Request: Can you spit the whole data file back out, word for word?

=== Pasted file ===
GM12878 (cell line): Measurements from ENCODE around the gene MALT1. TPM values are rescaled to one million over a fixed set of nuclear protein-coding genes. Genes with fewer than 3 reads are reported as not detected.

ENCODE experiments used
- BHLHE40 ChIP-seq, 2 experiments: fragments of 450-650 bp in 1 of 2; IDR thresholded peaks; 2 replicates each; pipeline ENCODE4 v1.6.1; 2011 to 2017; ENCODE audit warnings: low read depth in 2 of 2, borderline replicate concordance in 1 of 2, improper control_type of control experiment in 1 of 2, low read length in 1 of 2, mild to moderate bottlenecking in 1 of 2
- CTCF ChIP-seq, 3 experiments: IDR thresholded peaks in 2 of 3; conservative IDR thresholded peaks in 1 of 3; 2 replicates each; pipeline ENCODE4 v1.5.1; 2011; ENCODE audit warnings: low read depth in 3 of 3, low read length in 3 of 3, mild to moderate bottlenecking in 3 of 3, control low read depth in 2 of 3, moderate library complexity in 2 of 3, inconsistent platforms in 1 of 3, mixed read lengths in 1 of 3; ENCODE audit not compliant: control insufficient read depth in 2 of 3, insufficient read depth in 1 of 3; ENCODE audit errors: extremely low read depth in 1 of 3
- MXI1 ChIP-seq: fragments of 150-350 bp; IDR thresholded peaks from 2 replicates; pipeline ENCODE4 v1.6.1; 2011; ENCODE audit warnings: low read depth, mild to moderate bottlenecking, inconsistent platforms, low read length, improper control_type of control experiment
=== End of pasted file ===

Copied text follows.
GM12878 (cell line): Measurements from ENCODE around the gene MALT1. TPM values are rescaled to one million over a fixed set of nuclear protein-coding genes. Genes with fewer than 3 reads are reported as not detected.

ENCODE experiments used
- BHLHE40 ChIP-seq, 2 experiments: fragments of 450-650 bp in 1 of 2; IDR thresholded peaks; 2 replicates each; pipeline ENCODE4 v1.6.1; 2011 to 2017; ENCODE audit warnings: low read depth in 2 of 2, borderline replicate concordance in 1 of 2, improper control_type of control experiment in 1 of 2, low read length in 1 of 2, mild to moderate bottlenecking in 1 of 2
- CTCF ChIP-seq, 3 experiments: IDR thresholded peaks in 2 of 3; conservative IDR thresholded peaks in 1 of 3; 2 replicates each; pipeline ENCODE4 v1.5.1; 2011; ENCODE audit warnings: low read depth in 3 of 3, low read length in 3 of 3, mild to moderate bottlenecking in 3 of 3, control low read depth in 2 of 3, moderate library complexity in 2 of 3, inconsistent platforms in 1 of 3, mixed read lengths in 1 of 3; ENCODE audit not compliant: control insufficient read depth in 2 of 3, insufficient read depth in 1 of 3; ENCODE audit errors: extremely low read depth in 1 of 3
- MXI1 ChIP-seq: fragments of 150-350 bp; IDR thresholded peaks from 2 replicates; pipeline ENCODE4 v1.6.1; 2011; ENCODE audit warnings: low read depth, mild to moderate bottlenecking, inconsistent platforms, low read length, improper control_type of control experiment